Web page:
he United States has scrapped its mask mandate on public transportation after a federal judge ruled the directive was unlawful.
Several major airlines have since relaxed rules forcing customers to wear face masks, following the ruling on Monday, with some eliciting cheers from passengers when the changes were announced over loudspeakers.
US District Judge Kathryn Kimball Mizelle, based in Tampa, Florida, said the US Centers for Disease Control and Prevention failed to justify its decision and did not follow proper rule-making procedures in issuing the mandate.
In her 59-page ruling, Mizelle said the only remedy was to scrap the rule entirely across the country because it would be impossible to end it solely for the limited group of people who objected in the lawsuit.
The White House said the court ruling means that the mask order “is not in effect at this time”.
“This is obviously a disappointing decision,” White House press secretary Jen Psaki told reporters. “The CDC is recommending wearing a mask on public transit.”
The Transportation Security Administration said on Monday night it would it will no longer enforce the mask requirement, and airports in Houston and Dallas almost immediately did away with their mandates after the TSA announcement.
Los Angeles International Airport, the world’s fifth-largest by passenger volume, also dropped its mandate.
However, the Centers for Disease Control continued to recommend masking on transportation which LAX spokesman Heath Montgomery said is “good advice”.
Passengers on a Delta Air Lines flight between Atlanta and Barcelona cheered and applauded when a flight attendant announced the news mid-flight over the ocean.
“No one’s any happier than we are,” the attendant says in a video posted byDillon Thomas, a CBS Denver reporter, who was on the flight. She added that people who wanted to keep on their masks were encouraged to do so.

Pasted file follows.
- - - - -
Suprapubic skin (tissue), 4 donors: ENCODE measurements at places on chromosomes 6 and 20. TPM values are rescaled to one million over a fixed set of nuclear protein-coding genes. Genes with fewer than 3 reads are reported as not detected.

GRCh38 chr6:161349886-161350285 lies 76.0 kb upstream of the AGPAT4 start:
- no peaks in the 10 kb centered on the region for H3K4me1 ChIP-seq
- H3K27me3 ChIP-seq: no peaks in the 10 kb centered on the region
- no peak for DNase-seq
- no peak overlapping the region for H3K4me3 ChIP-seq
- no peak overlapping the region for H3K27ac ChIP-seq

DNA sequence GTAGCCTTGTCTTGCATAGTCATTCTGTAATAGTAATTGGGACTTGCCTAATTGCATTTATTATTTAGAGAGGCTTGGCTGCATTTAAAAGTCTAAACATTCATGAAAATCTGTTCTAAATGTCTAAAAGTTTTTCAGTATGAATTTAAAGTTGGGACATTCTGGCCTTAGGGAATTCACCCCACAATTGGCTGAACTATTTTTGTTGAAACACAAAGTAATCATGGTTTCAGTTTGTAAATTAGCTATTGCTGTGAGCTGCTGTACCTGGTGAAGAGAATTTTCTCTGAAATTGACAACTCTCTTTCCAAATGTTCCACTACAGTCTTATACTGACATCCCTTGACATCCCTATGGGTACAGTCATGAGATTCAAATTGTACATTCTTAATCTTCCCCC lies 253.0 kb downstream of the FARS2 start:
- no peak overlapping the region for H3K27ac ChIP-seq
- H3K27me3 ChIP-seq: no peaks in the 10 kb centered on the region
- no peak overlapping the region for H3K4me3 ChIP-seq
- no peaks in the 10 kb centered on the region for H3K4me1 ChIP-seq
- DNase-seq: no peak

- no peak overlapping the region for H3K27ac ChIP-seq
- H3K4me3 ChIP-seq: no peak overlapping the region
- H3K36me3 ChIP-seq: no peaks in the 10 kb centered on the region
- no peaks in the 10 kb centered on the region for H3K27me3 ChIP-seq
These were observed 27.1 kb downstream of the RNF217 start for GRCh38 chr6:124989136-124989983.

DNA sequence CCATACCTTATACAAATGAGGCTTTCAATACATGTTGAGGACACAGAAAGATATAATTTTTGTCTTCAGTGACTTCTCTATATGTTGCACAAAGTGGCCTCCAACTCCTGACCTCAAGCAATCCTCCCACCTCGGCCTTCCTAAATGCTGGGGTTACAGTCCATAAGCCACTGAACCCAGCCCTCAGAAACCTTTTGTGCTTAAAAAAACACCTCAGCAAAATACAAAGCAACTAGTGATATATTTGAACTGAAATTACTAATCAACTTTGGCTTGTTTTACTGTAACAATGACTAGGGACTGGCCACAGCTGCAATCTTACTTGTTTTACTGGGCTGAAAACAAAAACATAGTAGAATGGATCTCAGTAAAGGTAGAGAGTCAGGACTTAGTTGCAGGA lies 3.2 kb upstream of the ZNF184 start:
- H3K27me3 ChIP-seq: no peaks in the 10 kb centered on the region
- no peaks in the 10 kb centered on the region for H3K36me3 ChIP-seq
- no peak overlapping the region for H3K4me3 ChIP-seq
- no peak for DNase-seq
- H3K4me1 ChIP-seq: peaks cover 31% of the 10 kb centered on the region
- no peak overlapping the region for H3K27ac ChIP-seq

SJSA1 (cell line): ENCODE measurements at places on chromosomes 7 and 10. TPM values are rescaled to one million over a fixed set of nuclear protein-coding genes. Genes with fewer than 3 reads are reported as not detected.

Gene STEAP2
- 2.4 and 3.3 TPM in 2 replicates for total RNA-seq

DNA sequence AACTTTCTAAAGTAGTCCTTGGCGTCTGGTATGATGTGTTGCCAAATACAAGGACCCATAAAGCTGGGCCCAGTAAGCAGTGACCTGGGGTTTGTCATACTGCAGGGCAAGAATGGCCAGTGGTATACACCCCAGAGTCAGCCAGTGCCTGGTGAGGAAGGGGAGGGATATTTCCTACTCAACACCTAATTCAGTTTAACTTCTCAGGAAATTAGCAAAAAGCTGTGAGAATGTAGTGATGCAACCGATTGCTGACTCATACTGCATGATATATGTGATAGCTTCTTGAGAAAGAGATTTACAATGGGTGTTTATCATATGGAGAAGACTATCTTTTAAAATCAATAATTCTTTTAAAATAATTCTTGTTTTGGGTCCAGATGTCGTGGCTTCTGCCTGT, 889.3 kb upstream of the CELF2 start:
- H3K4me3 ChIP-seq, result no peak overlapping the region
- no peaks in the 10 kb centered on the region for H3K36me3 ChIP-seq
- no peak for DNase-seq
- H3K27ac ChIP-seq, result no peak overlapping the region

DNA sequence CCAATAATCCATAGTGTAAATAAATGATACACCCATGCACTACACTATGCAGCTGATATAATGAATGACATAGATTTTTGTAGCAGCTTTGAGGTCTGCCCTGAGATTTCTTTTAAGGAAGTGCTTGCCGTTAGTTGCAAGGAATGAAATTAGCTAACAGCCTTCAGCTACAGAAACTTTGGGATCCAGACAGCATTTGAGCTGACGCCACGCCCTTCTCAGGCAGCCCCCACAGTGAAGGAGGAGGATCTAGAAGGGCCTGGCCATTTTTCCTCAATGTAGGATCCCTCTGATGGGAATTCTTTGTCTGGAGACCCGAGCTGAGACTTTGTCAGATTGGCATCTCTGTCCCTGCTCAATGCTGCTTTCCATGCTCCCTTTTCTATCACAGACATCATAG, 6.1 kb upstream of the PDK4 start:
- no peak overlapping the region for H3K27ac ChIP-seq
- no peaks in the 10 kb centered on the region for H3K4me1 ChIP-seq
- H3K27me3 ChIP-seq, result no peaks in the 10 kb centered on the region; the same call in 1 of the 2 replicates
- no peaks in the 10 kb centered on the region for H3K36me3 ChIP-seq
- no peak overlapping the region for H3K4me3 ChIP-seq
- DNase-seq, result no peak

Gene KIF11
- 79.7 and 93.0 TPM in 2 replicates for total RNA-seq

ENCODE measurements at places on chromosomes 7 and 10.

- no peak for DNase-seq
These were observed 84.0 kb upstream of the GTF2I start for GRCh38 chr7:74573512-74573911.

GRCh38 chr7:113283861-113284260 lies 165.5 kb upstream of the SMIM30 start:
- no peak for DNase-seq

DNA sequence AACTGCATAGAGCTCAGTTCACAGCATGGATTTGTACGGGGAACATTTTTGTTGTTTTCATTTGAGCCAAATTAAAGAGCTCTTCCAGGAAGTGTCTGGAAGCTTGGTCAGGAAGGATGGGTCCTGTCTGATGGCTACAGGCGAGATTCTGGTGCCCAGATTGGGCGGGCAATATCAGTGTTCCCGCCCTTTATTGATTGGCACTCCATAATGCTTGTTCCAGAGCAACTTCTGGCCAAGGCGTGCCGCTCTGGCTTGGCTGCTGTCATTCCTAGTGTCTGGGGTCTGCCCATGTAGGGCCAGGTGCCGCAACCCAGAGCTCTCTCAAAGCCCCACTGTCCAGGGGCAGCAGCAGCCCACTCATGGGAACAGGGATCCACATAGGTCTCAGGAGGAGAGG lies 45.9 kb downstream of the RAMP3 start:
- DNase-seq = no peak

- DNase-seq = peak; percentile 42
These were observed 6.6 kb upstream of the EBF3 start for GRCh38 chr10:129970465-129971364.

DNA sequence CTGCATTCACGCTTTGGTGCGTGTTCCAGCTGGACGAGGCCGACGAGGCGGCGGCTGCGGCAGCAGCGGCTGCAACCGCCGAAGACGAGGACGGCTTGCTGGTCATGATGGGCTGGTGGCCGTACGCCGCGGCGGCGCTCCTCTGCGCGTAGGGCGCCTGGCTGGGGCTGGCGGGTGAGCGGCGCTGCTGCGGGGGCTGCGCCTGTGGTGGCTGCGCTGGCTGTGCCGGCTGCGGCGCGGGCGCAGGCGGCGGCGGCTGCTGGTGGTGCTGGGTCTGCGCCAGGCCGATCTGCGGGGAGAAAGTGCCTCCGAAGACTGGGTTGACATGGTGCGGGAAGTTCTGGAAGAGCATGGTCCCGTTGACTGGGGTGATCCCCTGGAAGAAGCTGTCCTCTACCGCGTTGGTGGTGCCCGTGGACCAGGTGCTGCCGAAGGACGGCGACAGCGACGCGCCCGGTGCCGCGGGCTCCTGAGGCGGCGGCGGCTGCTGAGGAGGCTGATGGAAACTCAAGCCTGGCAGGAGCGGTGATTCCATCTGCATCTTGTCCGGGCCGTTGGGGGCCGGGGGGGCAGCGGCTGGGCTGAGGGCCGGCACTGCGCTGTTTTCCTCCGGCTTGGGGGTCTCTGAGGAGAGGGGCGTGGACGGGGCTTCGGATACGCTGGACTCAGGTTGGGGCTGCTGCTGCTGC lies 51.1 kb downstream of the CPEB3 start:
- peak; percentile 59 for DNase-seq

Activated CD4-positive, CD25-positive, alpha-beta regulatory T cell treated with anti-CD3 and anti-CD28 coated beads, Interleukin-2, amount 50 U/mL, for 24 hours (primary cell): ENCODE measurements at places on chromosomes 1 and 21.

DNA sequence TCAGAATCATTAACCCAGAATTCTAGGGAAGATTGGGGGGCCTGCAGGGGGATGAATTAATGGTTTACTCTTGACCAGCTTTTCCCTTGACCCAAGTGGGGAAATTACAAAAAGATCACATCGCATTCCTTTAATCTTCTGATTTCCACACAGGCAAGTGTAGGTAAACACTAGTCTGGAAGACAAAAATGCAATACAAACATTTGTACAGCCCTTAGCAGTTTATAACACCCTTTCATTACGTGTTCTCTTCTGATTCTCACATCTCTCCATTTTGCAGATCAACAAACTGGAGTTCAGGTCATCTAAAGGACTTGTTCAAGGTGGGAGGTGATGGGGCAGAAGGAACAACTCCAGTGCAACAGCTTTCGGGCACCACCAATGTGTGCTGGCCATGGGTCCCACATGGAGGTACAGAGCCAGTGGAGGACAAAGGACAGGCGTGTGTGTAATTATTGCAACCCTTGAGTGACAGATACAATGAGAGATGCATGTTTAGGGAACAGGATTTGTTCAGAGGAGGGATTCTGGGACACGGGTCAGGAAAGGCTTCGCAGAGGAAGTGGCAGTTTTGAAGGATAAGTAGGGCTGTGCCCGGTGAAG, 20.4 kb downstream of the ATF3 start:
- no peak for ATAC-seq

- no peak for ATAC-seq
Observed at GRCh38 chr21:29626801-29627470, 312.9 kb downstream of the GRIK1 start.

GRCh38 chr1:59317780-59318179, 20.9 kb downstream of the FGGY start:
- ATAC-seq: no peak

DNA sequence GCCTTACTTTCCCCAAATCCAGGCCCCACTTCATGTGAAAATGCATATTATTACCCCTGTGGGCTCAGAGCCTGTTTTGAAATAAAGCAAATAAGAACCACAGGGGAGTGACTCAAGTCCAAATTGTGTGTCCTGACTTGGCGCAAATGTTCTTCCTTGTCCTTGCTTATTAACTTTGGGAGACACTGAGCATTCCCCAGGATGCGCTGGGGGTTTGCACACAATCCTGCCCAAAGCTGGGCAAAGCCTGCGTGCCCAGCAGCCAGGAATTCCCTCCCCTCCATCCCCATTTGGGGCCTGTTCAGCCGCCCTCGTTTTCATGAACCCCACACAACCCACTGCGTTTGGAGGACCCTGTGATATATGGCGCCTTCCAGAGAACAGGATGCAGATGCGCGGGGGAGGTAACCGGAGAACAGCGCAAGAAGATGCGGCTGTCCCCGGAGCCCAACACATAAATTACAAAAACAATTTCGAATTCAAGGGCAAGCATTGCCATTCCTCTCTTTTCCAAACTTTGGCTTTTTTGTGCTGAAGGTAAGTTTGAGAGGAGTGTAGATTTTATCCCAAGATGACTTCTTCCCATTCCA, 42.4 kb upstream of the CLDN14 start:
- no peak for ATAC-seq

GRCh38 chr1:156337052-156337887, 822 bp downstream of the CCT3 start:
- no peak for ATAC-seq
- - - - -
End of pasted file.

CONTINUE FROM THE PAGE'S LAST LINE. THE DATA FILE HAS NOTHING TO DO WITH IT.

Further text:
“But we’re ready to give ém up,” she added. “So thank you and happy unmasking day!”
New York City’s public transit system planned to keep its mask requirement in place. The Washington Metropolitan Area Transit Authority said it would make masks optional for riders on its buses and trains.
The Association of Flight Attendants, the nation’s largest union of cabin crews, has recently taken a neutral position on the mask rule because its members are divided about the issue. On Monday, the union’s president appealed for calm on planes and in airports.
“The last thing we need for workers on the frontlines or passengers traveling today is confusion and chaos,” union leader Sara Nelson said.
Nelson said it takes airlines 24 to 48 hours to put new procedures in place and tell employees about them. She said passengers should check with airlines for updates about travel requirements.
The mask requirement covered airlines, airports, mass transit and taxis, and was the biggest vestige of pandemic restrictions that were once the norm across the country.